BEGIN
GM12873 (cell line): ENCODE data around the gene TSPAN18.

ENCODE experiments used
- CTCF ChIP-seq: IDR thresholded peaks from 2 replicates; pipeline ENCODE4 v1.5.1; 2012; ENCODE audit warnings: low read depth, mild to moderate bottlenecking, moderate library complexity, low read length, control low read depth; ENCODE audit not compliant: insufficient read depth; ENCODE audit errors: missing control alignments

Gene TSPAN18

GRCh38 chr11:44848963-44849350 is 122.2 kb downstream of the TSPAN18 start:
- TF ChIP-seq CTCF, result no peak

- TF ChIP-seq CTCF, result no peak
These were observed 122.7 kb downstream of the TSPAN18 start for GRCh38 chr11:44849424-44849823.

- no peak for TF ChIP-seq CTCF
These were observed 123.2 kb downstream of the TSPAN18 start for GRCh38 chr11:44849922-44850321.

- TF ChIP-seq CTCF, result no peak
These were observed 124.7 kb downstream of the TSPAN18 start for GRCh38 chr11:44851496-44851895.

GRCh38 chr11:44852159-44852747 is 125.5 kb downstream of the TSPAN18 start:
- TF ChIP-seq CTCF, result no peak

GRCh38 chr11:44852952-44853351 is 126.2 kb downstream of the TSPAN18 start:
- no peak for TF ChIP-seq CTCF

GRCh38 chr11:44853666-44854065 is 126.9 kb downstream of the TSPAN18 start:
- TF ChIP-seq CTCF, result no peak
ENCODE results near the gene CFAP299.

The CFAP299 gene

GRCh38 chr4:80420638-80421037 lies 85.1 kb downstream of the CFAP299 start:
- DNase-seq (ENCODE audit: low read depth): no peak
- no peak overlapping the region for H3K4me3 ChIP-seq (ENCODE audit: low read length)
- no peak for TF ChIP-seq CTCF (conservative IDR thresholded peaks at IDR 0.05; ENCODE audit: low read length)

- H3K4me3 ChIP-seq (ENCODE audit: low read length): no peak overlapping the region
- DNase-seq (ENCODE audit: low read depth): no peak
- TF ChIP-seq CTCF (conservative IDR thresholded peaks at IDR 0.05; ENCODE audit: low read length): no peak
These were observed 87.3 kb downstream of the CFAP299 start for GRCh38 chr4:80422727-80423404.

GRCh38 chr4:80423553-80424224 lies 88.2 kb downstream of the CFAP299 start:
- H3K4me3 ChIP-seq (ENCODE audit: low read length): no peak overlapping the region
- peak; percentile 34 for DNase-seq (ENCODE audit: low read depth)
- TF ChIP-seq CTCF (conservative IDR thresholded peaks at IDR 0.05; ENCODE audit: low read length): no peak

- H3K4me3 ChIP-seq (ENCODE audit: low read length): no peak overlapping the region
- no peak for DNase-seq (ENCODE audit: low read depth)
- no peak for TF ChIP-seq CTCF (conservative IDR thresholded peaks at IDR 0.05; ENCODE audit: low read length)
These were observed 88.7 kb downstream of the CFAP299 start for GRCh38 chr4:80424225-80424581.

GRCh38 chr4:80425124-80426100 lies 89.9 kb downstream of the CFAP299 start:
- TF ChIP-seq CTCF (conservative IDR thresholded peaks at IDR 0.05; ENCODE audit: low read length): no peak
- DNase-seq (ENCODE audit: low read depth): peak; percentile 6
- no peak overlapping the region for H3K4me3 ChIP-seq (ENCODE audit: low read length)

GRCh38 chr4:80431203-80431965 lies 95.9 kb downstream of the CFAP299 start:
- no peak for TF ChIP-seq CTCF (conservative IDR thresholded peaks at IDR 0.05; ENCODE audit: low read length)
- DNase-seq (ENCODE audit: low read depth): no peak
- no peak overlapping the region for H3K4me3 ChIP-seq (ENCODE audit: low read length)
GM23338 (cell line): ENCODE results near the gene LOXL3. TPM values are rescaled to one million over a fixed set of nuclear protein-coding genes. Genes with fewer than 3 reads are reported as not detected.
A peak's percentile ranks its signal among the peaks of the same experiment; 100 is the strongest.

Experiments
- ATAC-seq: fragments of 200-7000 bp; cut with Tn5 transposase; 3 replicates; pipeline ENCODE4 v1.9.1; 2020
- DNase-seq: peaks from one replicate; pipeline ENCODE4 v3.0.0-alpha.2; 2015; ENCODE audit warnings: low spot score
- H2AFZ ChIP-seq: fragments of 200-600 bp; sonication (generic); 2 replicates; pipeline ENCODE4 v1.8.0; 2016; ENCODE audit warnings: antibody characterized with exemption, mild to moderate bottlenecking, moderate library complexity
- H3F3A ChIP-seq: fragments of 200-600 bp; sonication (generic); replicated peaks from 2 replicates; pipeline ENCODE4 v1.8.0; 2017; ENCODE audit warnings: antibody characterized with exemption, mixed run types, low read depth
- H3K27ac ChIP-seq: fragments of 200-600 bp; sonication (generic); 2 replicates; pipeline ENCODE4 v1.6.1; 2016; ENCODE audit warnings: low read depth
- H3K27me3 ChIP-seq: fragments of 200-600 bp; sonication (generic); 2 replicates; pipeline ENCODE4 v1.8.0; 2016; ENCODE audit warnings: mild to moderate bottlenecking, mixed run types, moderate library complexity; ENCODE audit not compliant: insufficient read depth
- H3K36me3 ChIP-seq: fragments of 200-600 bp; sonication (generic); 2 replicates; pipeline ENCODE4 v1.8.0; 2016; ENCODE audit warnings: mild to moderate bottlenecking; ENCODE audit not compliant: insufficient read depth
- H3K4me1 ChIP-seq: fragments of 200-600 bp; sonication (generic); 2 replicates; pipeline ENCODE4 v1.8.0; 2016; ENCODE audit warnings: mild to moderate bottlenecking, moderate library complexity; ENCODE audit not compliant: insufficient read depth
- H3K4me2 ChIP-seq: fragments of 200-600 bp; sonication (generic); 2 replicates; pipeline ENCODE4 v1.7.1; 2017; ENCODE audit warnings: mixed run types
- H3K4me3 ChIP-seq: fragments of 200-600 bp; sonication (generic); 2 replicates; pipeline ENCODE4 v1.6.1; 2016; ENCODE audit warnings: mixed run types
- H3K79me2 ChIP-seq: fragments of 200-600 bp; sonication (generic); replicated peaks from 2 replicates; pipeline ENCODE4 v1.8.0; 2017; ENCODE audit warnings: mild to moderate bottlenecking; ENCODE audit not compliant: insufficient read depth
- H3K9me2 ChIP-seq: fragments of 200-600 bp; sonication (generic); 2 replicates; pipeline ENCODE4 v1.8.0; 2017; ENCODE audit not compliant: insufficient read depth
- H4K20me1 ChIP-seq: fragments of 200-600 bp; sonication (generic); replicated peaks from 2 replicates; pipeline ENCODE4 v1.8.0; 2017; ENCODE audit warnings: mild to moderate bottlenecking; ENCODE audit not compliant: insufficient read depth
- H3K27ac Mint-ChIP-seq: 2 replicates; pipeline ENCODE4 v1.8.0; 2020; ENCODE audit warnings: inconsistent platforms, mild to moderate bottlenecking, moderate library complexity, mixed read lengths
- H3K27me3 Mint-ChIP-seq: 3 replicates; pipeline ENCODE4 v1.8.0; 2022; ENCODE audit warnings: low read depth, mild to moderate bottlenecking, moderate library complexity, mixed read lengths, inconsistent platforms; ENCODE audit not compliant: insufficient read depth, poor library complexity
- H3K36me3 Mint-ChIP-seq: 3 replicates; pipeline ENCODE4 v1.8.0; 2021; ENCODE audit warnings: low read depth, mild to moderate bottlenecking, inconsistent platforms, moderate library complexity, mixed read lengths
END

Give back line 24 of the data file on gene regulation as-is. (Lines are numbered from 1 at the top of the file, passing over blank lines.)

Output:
- no peak for TF ChIP-seq CTCF (conservative IDR thresholded peaks at IDR 0.05; ENCODE audit: low read length)